Daniel Herman: A closer look at the history professor and author

Milenne Quinonez , Staff Reporter

History Professor Daniel Justin Herman has been teaching here for over 22 years. “The Feudist: A Novel Of The Pleasant Valley War is his most recently published book. 

“It took me eight years,” Herman said. “I worked on that thing for eight years, believe it or not. I was like a crazy person.” 

Herman was recently featured as a speaker in CWU’s Author Talk series where he discussed the writing experience and research of both his novel The Feudist: A novel of the Pleasant Valley War, and recently published nonfiction monograph Hell on the Range.

“The Feudist” tells a story about Arizona’s Pleasant Valley War in the 1800’s. The narrator is a rancher named Ben Holcomb, the story begins as Holcomb begins to reflect on his youth as stockboy working in Globe City, Arizona. Holcomb grows bored of his job and agrees to become an apprentice cowboy. Throughout his journey to his employers ranch he gets caught into a violent range war. Over the next years he meets many people along the way, and finds himself in love as well as battling through chaos. 

Born and raised in Phoenix, Arizona, Herman says the story originally began as a screenplay that his father had written. Herman says although the story was good, it was not historically accurate, so his father agreed to hand the project over to him so he could revise the story to fit the time period it was written about. He decided to change the plot and the characters of the story, which led to his decision to turn it into a novel.

Although Herman said he worked on the book daily, it started off difficult before it got better for him. He said he slowly began to figure out how fiction writers wrote and how to stick with short chapters and disregard unnecessary information.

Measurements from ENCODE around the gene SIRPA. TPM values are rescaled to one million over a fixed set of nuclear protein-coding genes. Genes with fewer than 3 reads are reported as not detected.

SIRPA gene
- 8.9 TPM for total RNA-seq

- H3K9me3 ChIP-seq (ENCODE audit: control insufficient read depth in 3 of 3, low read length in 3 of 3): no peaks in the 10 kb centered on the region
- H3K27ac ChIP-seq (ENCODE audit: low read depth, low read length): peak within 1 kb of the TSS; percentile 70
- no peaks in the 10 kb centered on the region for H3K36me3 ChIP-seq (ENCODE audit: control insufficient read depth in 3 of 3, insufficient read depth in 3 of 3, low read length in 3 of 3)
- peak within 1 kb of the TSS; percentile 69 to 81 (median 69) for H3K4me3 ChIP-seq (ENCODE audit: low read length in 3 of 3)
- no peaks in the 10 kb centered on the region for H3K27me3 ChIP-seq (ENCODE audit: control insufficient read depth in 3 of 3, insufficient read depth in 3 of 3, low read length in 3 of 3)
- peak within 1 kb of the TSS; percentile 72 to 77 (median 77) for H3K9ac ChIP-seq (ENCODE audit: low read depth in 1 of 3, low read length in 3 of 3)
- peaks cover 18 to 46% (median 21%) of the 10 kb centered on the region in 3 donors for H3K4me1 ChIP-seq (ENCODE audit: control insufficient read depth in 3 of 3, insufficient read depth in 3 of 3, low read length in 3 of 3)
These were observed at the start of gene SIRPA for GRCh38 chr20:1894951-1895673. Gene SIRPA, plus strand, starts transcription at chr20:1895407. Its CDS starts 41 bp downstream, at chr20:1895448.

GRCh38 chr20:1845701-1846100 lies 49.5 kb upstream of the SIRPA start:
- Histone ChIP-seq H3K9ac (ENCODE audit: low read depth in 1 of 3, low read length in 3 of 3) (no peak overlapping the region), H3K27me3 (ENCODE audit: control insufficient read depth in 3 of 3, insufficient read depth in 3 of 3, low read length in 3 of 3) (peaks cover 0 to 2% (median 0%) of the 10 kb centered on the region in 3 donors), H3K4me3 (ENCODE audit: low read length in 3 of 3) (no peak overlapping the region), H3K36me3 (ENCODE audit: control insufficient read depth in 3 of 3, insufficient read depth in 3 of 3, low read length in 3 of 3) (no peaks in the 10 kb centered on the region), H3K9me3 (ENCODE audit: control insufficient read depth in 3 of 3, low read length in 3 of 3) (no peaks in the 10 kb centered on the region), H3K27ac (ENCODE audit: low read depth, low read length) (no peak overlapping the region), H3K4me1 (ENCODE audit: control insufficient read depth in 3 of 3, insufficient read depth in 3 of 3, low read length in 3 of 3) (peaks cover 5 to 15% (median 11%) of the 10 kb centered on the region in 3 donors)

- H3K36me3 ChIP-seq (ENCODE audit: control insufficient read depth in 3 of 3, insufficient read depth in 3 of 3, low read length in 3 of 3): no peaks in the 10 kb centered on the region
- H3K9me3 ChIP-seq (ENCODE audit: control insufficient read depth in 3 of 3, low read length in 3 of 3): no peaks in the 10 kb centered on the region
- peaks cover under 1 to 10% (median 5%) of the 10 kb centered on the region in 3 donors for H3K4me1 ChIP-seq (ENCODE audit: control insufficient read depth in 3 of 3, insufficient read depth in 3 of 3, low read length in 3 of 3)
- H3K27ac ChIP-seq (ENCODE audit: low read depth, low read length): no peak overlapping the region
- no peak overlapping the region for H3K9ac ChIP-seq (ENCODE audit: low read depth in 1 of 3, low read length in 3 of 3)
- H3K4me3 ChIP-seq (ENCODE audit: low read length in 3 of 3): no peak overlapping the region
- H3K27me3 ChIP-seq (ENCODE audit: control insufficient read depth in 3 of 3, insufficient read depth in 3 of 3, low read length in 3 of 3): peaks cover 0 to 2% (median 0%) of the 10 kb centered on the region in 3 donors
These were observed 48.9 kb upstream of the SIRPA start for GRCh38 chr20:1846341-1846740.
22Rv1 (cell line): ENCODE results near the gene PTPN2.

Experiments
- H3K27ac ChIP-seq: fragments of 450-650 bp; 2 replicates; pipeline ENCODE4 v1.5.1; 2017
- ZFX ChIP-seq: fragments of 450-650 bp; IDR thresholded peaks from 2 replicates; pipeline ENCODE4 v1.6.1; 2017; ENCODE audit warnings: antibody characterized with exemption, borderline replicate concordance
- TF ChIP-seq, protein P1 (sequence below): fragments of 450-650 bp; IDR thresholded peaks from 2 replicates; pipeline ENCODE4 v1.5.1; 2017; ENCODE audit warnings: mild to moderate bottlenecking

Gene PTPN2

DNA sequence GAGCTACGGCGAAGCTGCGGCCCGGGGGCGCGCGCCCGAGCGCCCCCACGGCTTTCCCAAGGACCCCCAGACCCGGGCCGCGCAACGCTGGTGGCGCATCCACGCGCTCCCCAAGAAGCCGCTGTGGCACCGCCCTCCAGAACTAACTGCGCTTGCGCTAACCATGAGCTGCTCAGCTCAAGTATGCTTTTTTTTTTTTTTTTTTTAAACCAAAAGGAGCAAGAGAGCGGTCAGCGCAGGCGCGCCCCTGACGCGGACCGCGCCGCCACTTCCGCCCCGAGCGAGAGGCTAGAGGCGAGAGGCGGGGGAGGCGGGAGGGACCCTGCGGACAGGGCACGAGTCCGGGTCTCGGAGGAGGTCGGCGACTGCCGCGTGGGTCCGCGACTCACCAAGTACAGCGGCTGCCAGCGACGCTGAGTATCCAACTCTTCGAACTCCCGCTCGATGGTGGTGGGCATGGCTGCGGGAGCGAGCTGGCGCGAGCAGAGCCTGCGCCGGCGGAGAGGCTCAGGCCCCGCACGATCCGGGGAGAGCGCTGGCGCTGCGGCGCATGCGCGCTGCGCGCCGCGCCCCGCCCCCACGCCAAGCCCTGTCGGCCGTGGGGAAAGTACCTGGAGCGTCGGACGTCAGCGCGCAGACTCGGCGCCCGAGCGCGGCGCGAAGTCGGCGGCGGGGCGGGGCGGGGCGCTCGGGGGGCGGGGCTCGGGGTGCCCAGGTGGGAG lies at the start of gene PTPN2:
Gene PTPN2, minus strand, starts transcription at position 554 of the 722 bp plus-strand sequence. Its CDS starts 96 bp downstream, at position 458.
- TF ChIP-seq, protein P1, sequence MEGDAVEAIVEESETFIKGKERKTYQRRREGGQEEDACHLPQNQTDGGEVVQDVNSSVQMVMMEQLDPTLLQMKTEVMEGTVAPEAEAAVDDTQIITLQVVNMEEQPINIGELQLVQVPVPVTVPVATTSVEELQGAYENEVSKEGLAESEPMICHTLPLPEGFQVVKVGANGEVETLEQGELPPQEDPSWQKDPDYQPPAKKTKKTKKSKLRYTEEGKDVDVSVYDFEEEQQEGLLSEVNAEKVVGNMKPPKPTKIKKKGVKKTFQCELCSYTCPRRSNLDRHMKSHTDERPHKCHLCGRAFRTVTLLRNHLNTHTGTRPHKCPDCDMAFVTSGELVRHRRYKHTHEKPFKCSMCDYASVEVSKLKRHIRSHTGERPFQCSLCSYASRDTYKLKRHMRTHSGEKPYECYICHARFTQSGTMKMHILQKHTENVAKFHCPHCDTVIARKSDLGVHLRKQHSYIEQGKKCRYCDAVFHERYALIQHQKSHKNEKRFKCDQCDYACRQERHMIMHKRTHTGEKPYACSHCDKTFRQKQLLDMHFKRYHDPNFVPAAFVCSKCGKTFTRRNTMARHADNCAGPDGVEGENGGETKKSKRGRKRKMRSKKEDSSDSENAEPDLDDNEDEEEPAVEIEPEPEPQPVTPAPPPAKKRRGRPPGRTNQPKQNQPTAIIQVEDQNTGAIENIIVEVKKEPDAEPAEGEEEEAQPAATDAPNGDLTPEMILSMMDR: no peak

“Pacing is very essential in fiction,” Herman said. “The reader has to feel like things are happening, so that was one of the lessons I learned.” 

Herman said he was not familiar with writing fiction at all. He referred to fiction books his wife and he would read, as well as get help from colleagues. He sent out early chapters to them and received feedback from Joe Powell, a retired creative writing professor from CWU, and historian friends. 

As a child who lived in Tucson at one point in his life, Herman says he grew up on television westerns, and had a very narrow understanding of what the west really was. But as he became a historian, he grew familiar with the tragedy and violence of the west. 

“My novel, I guess, is an attempt for the boy version of myself and the adult version of myself to speak to one another and to play out these contradictions,” Herman said. 

Herman said that not only is the book a good read, but the purpose is also for readers to understand history from the novel. 

“I hope that people will just give it a try,” said Herman. 

According to CWU’s website he has produced three books, 12 scholarly articles, 30 book reviews and encyclopedia articles.